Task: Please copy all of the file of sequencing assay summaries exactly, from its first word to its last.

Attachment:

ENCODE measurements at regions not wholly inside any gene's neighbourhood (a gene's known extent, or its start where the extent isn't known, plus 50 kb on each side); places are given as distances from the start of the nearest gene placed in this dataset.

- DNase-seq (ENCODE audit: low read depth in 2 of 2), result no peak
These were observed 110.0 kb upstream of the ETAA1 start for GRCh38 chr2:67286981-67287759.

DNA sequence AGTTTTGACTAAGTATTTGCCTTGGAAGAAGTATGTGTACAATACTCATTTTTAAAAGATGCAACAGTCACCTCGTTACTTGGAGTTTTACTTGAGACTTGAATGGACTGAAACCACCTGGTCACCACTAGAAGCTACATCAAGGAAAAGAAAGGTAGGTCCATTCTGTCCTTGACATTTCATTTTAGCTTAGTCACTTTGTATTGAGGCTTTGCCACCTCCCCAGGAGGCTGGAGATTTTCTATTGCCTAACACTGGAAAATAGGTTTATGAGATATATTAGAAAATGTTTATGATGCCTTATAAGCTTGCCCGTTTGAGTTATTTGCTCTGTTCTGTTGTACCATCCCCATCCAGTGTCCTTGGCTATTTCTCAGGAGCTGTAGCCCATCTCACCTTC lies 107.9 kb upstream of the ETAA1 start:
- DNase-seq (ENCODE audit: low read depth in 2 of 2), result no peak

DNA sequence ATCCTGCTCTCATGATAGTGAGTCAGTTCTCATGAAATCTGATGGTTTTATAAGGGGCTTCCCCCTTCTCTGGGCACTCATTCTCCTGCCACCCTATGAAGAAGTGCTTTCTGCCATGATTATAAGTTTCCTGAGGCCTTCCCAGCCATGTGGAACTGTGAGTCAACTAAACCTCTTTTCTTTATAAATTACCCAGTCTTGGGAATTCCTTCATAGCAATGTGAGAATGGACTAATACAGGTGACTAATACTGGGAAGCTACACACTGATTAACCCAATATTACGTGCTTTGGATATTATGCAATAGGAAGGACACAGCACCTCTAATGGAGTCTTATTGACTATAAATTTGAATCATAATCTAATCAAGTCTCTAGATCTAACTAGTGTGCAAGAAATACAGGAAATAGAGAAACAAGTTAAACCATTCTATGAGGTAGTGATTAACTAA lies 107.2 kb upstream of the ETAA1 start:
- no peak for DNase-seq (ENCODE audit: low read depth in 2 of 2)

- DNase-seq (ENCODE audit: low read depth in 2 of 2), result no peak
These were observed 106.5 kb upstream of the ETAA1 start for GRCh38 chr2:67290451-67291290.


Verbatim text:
ENCODE measurements at regions not wholly inside any gene's neighbourhood (a gene's known extent, or its start where the extent isn't known, plus 50 kb on each side); places are given as distances from the start of the nearest gene placed in this dataset.

- DNase-seq (ENCODE audit: low read depth in 2 of 2), result no peak
These were observed 110.0 kb upstream of the ETAA1 start for GRCh38 chr2:67286981-67287759.

DNA sequence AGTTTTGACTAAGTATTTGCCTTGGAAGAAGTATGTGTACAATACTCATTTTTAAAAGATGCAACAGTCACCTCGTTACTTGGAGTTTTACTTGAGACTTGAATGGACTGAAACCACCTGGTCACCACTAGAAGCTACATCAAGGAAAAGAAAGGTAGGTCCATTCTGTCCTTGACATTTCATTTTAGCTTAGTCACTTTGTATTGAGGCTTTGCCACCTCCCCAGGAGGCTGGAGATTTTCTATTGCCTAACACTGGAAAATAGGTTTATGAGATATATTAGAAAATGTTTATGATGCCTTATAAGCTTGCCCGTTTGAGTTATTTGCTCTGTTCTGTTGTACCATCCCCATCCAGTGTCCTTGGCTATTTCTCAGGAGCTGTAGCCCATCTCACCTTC lies 107.9 kb upstream of the ETAA1 start:
- DNase-seq (ENCODE audit: low read depth in 2 of 2), result no peak

DNA sequence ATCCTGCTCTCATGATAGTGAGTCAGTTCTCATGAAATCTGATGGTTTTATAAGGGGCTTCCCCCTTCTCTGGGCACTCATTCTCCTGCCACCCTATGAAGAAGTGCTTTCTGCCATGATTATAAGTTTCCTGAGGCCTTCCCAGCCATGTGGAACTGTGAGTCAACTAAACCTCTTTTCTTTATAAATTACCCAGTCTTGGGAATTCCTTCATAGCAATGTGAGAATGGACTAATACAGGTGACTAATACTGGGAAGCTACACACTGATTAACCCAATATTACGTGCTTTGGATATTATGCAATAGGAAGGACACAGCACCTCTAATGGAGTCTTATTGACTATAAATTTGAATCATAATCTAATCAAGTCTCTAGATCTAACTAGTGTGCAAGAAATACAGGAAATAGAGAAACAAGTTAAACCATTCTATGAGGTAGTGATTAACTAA lies 107.2 kb upstream of the ETAA1 start:
- no peak for DNase-seq (ENCODE audit: low read depth in 2 of 2)

- DNase-seq (ENCODE audit: low read depth in 2 of 2), result no peak
These were observed 106.5 kb upstream of the ETAA1 start for GRCh38 chr2:67290451-67291290.